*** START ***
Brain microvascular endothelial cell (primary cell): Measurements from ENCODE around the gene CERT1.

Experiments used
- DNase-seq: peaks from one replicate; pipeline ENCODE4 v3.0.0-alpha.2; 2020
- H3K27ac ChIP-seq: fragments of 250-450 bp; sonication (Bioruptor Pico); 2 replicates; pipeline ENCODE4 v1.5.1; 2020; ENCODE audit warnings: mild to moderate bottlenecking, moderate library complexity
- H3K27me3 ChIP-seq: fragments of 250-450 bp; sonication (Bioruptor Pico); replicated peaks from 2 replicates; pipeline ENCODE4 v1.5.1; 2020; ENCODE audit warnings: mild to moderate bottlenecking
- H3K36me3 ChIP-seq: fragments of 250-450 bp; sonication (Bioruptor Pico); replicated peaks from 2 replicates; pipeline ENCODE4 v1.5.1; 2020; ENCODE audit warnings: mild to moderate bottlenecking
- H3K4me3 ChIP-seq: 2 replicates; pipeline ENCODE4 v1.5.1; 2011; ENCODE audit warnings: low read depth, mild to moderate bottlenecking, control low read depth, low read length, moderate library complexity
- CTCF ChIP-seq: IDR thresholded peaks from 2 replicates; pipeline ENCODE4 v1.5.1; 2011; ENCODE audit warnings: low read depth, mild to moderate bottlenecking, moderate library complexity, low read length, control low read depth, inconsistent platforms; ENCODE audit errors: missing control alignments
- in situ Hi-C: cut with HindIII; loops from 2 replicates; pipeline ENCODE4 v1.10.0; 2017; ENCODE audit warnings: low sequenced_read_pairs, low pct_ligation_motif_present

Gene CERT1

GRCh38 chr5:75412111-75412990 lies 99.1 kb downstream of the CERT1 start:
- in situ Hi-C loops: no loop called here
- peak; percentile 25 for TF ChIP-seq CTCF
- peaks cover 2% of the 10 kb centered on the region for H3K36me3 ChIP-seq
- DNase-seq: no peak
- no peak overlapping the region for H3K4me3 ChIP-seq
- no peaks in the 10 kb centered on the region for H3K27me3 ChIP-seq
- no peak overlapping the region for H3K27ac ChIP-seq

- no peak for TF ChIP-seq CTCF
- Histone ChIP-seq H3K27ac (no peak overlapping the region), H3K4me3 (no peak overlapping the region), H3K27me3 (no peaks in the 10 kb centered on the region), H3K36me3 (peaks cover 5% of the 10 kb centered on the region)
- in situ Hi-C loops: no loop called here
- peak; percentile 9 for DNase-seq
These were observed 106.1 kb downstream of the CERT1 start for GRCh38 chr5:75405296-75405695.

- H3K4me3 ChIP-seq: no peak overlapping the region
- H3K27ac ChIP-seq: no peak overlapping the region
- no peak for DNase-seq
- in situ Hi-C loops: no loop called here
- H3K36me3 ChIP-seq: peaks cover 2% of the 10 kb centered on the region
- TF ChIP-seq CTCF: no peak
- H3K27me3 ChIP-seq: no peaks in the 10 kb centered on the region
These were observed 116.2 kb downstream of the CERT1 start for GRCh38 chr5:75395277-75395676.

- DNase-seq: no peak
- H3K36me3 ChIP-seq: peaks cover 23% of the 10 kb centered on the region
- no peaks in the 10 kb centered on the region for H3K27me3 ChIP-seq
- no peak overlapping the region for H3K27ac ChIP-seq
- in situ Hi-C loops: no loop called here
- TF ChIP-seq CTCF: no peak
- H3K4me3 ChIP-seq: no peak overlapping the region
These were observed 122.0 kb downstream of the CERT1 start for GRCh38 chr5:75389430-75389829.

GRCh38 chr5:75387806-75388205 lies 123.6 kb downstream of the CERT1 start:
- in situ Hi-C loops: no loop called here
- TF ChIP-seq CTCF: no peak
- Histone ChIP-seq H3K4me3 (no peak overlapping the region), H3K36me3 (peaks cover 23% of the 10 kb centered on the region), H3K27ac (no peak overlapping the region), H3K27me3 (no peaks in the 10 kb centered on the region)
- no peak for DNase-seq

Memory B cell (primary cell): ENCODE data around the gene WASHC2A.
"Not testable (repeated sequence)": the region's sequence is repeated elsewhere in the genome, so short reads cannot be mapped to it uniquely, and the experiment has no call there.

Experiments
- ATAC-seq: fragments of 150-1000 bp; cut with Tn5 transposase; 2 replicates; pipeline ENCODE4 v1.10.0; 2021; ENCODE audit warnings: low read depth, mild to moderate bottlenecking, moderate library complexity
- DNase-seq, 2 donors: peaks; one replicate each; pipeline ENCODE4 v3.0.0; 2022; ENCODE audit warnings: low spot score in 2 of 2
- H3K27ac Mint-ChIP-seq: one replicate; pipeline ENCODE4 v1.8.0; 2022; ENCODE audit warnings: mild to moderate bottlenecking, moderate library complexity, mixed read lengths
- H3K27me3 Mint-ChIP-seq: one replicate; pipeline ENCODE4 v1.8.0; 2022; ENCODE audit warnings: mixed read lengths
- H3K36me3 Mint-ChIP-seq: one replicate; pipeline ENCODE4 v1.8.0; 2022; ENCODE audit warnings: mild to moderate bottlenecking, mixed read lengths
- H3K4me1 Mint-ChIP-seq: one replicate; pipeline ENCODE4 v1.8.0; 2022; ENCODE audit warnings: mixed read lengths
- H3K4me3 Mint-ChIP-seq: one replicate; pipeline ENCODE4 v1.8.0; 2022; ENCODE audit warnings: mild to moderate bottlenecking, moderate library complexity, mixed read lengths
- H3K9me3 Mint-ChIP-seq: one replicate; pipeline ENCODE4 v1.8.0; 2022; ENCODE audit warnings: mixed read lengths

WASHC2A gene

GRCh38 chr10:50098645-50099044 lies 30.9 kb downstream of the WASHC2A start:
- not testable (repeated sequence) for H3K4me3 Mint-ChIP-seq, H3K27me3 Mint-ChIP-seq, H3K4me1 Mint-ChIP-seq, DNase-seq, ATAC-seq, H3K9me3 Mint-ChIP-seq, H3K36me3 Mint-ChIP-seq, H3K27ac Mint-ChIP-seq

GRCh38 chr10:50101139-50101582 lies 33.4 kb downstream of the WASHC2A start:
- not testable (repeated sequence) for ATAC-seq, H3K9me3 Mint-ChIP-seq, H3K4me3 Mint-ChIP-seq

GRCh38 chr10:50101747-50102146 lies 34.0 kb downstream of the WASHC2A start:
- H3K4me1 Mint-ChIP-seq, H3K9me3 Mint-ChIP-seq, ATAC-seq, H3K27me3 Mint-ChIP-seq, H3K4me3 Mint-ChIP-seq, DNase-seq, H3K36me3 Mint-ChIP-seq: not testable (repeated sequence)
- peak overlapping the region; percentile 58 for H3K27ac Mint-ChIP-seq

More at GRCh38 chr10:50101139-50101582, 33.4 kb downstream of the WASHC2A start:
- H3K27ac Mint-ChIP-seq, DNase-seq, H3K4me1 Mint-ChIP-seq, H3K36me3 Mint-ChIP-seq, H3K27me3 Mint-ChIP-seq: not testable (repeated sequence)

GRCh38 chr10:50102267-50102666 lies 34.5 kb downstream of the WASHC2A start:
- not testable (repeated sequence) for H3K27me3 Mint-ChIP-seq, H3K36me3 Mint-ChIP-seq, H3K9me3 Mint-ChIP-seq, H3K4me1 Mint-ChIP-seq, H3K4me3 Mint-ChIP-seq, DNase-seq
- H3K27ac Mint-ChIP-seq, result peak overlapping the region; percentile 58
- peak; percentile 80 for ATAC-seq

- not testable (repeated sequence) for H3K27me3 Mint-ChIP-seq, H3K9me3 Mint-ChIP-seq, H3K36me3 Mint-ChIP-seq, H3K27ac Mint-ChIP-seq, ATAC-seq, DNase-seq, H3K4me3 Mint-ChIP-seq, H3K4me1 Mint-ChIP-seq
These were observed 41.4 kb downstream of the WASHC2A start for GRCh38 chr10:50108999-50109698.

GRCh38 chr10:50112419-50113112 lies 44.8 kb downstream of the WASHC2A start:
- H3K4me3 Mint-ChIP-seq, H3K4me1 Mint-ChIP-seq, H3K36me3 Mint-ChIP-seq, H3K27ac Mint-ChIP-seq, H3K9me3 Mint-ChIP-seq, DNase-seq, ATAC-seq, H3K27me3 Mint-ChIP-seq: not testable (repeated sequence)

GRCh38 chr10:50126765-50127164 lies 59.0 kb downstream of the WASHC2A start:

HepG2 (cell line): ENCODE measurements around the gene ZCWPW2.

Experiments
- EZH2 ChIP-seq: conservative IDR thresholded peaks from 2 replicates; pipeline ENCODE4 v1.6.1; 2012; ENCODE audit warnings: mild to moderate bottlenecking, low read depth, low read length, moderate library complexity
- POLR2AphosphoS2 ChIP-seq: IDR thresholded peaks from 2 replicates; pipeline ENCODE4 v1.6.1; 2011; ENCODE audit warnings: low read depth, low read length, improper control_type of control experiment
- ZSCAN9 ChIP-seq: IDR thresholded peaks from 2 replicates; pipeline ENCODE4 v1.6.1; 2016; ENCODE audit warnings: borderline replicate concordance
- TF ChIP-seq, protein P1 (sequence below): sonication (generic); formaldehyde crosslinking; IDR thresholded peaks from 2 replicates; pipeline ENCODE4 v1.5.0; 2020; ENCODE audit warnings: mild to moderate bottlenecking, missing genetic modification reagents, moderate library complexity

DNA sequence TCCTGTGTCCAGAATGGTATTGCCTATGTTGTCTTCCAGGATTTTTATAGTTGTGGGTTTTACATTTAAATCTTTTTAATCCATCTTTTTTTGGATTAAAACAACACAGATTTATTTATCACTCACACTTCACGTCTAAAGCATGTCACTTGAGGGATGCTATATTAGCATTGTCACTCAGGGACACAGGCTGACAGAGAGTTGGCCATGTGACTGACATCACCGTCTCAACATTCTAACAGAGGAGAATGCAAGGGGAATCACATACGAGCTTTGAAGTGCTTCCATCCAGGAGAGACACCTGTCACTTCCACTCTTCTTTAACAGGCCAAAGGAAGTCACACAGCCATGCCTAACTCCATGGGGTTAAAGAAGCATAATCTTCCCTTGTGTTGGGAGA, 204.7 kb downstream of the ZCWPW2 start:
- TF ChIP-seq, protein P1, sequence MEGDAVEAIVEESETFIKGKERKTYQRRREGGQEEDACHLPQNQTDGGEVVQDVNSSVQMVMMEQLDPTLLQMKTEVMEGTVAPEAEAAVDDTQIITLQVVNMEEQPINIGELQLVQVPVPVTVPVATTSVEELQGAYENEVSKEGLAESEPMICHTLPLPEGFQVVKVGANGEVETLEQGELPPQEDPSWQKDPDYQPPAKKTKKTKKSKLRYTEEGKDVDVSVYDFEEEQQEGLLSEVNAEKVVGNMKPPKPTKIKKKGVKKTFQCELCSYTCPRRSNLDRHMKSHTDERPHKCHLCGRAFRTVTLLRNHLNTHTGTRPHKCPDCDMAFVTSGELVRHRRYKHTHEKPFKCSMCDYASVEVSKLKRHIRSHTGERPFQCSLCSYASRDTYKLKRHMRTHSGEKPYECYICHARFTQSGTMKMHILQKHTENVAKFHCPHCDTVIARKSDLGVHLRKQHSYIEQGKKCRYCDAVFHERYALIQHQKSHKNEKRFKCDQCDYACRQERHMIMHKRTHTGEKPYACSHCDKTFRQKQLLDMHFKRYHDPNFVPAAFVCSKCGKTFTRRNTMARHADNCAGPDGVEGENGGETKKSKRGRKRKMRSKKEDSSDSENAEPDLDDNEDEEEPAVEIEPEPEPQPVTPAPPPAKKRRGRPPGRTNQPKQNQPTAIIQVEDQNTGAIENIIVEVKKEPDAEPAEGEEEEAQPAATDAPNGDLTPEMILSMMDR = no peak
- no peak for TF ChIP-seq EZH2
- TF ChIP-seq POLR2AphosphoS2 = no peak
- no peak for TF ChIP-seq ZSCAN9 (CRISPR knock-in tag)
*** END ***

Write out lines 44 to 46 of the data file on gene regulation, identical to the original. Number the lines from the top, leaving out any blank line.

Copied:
- no peak for DNase-seq

Memory B cell (primary cell): ENCODE data around the gene WASHC2A.
"Not testable (repeated sequence)": the region's sequence is repeated elsewhere in the genome, so short reads cannot be mapped to it uniquely, and the experiment has no call there.